Ananda Mitra of the Department of Communication, at Wake Forest University, Winston-Salem, North Carolina and colleague Sanjay Mamani point out that there are increasing amounts of unstructured data permeating the internet and in big databases. They refer to the narrative bits of unstructured data, the social media updates and the like as "narbs". They have now developed a theoretical approach that could bring order from the chaos and have demonstrated its advantages in making sense of the data that emerged from Egypt during the so-called Arab Spring. The same approach might be applied to other large-scale events such as political campaigns, terrorist attacks, protests, marketing and advertising campaigns and even at the personal level for biography or autobiography.
"Big Data is becoming an important part of the tools that are available to delve into human behavior," the team says. "Institutions from grocery stores to law enforcement agencies are interested in gaining access to large amounts of data about individuals and groups so that the analysis of the data would offer greater insights into the 'what' people do." The researchers development of a theoretical paradigm for making sense of Big Data at the level of the narb seems particular pertinent given the state of world affairs at the moment, in terms of wars, revolutions, terrorist activity, the prominence given to celebrity suicide and mental illness, unlawful shootings and many other aspects of events today.
Unlocking the secrets of Big Data one narb at a time might allow us to understand not only the what, when it comes to human behavior, but perhaps also the why. "The construct of looking at culture, communication and human behavior and beliefs through the lens of a narrative was suggested by the work of Walter Fisher in the mid-1980s, far before there was the extensive use of the internet, or any inkling of Big Data and Social Media Systems," the team explains. Of course, the story of the storyteller is much older than that still, but with widespread access to even the innermost thoughts of individuals through the ubiquitous world of social media there is now the potential to extract belief and behavior with unprecedented detail.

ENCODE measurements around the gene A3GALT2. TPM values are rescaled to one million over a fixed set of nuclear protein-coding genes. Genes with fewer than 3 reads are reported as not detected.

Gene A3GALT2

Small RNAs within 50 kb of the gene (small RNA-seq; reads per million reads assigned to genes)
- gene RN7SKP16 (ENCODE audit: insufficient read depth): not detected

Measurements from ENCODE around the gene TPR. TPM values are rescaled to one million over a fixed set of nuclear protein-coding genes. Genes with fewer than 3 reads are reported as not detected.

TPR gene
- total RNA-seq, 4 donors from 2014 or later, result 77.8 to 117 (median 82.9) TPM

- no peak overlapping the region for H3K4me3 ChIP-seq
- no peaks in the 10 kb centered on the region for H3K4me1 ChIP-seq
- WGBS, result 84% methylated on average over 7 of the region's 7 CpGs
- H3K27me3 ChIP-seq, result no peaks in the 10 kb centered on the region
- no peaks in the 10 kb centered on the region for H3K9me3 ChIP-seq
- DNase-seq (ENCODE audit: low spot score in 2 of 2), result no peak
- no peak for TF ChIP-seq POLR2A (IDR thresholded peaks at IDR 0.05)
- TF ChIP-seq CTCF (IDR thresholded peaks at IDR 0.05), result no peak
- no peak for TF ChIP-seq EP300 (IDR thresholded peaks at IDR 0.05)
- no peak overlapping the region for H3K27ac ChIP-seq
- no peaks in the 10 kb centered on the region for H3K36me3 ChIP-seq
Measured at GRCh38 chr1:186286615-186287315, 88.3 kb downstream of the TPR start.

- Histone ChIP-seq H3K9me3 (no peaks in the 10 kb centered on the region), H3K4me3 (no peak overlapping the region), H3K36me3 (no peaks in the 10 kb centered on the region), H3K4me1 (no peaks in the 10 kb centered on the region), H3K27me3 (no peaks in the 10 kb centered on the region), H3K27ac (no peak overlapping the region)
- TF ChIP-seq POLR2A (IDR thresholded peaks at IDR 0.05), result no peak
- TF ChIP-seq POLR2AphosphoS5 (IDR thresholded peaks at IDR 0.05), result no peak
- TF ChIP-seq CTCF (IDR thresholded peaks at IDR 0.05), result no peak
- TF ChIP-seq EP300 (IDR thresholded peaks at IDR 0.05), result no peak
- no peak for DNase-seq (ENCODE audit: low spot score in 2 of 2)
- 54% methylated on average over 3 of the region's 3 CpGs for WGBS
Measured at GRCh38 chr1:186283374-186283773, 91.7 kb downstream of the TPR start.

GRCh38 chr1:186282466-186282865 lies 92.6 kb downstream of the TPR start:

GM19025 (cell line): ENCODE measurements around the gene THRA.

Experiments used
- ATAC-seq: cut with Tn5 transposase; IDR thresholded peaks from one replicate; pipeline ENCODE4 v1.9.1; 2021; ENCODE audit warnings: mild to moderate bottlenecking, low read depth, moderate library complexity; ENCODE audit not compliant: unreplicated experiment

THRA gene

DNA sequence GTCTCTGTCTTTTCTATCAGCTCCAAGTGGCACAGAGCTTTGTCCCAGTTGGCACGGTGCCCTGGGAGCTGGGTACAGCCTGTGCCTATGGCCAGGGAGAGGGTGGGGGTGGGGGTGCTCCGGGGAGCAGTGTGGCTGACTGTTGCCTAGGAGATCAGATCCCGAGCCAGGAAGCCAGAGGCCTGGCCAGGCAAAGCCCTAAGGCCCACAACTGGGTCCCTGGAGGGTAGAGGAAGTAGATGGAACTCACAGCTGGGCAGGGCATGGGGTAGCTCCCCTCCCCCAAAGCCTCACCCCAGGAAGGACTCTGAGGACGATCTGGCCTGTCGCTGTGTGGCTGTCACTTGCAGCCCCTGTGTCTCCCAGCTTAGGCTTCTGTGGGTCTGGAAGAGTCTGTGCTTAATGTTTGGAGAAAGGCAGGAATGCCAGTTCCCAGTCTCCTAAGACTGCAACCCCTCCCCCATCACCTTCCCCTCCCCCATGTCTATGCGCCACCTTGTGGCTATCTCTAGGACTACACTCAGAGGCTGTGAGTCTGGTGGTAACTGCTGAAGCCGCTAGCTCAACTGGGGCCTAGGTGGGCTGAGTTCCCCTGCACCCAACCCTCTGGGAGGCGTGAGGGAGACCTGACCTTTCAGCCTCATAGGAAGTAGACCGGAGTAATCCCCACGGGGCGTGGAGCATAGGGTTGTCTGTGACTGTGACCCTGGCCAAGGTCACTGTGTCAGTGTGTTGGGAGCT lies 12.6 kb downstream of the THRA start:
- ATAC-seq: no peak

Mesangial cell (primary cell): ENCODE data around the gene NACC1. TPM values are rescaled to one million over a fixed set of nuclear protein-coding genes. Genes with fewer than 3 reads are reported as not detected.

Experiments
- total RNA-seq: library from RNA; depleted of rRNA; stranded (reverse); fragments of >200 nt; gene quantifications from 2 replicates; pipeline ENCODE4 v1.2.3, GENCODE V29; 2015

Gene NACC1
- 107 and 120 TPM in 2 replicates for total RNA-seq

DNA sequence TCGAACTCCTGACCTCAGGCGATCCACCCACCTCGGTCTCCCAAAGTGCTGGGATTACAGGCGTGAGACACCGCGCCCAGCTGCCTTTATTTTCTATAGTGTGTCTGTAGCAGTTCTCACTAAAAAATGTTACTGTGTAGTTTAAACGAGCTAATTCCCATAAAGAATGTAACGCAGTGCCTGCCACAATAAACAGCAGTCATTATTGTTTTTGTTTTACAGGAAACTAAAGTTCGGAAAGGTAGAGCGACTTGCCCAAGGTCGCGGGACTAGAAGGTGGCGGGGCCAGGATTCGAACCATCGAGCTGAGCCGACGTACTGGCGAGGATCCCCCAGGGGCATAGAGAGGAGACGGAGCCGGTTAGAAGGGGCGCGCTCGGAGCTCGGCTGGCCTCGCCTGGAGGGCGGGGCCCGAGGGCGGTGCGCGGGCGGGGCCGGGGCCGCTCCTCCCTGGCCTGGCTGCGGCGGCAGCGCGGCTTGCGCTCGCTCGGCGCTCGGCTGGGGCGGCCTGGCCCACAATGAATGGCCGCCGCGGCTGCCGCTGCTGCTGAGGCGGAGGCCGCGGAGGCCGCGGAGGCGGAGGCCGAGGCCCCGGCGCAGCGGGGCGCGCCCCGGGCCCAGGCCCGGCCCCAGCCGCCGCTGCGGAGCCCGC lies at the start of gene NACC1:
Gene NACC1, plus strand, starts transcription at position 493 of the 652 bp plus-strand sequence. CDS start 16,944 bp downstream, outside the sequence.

There are hundreds of millions of people and organizations using Facebook, Twitter, LinkedIn and other online tools via their computers, mobile phones and tablets, to consume, share and generate data. This comes in the form of textual updates, announcements and commentary, digital photos, audio files, videos, and more besides. This is Big Data, if not at its biggest then most certainly at its most personal. Of course, if privacy concerns are to be believed the companies offering such tools are already mining the vast quantities of narbs for their own commercial purposes. Moreover, national agencies the world over have been revealed to be spying on our every narb for years. It's no surprise really, unless you live entirely offline or at least use very strong encryption beyond the US military standard, for instance, all of your packets of data could have been open to spying eyes ever since you sent your first text message or clicked send on that email.
The team's theoretical work suggests a way to processing a narrative through analysis of the unstructured data surrounding a given event and then utilizing appropriate narbs, whether social media status update, blog statement, text message or email to elicit the overarching narrative themes and, more importantly, the connections between them.
Explore further: What do you do when Facebook is spying on you?
Mitra, A. and Mamani, S. (2014) 'Using narbs to create narrative maps from unstructured Big Data: a case study', Int. J. Logistics Economics and Globalisation, Vol. 6, No. 1, pp.78-98.